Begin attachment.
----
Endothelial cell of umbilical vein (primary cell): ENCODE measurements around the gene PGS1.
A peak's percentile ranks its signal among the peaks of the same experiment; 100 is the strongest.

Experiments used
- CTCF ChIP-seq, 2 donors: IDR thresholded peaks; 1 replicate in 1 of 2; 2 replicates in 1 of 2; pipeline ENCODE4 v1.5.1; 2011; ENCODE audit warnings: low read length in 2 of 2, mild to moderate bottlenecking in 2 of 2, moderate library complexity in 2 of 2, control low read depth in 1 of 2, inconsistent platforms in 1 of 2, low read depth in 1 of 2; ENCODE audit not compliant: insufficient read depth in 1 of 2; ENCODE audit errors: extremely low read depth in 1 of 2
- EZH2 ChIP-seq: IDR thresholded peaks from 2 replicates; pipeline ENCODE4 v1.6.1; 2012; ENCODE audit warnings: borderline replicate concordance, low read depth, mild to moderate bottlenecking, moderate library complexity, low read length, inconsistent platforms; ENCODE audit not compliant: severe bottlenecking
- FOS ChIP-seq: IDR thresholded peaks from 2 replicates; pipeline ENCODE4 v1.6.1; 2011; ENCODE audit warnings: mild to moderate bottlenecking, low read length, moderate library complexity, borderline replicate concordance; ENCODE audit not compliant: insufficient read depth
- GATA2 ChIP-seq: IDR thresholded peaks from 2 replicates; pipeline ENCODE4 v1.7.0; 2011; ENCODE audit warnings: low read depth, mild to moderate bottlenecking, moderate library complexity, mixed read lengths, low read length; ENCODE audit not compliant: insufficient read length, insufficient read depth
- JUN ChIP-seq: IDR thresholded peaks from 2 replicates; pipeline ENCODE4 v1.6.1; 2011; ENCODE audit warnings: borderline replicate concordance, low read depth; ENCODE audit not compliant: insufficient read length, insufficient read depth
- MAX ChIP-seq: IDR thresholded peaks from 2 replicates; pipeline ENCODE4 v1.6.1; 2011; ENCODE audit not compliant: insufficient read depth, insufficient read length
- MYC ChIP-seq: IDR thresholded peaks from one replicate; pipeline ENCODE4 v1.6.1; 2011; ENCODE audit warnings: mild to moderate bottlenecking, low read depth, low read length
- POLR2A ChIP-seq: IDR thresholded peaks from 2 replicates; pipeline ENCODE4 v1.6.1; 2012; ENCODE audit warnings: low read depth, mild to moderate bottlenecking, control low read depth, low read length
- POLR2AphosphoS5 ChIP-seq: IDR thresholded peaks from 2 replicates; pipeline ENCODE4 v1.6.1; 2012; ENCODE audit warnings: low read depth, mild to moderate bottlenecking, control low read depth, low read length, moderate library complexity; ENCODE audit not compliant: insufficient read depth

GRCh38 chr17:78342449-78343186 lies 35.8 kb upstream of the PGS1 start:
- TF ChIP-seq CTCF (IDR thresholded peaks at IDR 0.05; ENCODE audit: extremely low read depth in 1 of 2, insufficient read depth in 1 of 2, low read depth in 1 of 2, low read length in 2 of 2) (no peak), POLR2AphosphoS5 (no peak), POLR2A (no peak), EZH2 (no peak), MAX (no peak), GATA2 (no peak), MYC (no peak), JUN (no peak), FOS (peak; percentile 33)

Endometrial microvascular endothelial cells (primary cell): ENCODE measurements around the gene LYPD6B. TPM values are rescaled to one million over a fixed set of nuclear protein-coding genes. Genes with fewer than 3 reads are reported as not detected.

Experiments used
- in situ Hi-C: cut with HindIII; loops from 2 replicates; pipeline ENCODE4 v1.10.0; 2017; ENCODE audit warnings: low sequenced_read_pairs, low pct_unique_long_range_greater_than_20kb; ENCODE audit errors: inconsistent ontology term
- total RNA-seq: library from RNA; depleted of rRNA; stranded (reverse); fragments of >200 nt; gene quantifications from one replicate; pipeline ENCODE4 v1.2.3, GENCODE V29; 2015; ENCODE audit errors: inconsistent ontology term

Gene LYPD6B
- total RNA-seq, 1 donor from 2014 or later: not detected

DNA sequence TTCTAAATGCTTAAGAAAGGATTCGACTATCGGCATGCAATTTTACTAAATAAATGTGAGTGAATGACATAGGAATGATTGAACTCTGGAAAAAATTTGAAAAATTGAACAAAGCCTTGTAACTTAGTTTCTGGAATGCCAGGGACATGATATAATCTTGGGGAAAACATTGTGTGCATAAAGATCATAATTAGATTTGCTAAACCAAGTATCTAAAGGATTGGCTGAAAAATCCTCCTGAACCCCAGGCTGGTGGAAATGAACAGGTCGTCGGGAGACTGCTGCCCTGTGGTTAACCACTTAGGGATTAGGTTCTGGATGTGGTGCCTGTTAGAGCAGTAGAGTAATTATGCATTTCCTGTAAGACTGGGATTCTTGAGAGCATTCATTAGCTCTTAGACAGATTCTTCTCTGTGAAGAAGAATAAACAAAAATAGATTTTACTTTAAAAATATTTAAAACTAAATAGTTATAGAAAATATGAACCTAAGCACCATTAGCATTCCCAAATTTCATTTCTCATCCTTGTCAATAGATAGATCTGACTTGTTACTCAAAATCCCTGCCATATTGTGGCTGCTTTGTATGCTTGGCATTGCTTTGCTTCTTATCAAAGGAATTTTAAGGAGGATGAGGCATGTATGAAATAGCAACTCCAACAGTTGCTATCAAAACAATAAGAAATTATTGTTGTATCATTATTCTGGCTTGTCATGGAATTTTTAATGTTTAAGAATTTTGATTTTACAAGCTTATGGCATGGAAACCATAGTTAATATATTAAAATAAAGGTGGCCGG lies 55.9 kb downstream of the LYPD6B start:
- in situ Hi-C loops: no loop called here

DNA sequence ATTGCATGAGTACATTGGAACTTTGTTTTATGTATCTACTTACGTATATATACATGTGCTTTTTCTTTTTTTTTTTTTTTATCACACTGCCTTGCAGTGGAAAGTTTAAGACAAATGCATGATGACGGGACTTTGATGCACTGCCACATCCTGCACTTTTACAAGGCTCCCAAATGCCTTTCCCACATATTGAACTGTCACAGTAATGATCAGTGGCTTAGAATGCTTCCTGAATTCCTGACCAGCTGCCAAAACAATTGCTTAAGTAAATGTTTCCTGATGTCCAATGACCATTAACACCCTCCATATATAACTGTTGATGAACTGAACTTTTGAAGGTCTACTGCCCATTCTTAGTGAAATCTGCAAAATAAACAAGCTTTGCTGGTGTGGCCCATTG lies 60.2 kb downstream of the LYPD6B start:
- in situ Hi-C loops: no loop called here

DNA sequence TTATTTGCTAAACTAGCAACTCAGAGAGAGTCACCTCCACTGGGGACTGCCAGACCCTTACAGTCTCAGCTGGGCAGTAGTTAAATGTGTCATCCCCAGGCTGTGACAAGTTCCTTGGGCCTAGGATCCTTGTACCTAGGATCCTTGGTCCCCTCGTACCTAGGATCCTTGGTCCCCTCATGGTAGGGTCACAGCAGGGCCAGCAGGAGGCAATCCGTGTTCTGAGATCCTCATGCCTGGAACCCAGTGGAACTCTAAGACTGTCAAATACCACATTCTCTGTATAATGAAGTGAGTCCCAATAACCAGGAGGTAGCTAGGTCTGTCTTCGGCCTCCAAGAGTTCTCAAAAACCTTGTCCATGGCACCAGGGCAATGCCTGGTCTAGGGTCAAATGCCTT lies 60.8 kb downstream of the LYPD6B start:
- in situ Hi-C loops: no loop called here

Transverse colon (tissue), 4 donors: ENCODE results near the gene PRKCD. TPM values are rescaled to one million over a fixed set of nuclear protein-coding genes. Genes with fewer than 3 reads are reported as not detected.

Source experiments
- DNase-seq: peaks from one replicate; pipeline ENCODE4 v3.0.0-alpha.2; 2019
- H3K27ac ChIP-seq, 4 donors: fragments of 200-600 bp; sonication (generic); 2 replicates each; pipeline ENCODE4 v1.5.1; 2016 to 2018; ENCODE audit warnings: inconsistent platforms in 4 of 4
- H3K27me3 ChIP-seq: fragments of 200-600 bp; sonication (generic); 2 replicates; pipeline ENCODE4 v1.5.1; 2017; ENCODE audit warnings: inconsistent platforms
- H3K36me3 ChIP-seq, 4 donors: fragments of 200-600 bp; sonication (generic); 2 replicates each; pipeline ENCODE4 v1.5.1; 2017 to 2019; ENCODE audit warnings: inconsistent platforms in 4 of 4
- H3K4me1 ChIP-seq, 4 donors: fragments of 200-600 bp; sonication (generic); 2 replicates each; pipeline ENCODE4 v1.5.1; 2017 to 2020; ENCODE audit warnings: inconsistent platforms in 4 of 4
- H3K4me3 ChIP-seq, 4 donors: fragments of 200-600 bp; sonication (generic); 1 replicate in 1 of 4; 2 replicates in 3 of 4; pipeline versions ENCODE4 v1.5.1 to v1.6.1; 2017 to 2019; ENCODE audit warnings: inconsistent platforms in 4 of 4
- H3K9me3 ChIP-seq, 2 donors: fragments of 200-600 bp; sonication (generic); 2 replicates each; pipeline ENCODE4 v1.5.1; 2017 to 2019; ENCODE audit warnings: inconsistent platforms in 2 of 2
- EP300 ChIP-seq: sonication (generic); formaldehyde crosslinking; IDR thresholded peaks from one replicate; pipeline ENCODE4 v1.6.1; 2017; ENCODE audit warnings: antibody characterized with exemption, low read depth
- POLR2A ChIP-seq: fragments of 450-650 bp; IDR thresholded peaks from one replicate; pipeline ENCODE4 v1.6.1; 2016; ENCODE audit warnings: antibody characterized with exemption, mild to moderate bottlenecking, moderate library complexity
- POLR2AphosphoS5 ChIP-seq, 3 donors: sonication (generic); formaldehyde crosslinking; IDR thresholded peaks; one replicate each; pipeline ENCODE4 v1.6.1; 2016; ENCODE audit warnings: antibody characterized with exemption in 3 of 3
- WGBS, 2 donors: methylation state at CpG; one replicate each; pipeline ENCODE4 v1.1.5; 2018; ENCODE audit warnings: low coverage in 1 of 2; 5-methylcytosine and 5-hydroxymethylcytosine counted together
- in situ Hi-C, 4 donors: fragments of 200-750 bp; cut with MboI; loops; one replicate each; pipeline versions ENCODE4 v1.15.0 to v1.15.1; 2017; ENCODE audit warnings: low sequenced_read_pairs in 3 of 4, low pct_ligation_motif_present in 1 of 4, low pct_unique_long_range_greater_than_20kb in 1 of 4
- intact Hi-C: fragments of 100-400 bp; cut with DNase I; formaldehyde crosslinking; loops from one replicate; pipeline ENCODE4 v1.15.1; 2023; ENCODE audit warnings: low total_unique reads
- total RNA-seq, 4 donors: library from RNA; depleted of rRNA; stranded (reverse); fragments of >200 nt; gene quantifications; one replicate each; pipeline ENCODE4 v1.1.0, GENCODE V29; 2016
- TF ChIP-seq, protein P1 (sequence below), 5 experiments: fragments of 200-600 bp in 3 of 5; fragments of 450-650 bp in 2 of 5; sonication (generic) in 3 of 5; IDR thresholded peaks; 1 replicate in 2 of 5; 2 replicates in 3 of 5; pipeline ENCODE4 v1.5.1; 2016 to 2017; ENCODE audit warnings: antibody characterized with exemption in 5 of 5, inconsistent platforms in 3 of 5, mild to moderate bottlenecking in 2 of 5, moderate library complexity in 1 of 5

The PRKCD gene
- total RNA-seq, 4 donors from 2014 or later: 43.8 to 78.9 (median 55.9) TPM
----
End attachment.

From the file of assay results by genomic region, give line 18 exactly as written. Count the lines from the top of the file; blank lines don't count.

- total RNA-seq: library from RNA; depleted of rRNA; stranded (reverse); fragments of >200 nt; gene quantifications from one replicate; pipeline ENCODE4 v1.2.3, GENCODE V29; 2015; ENCODE audit errors: inconsistent ontology term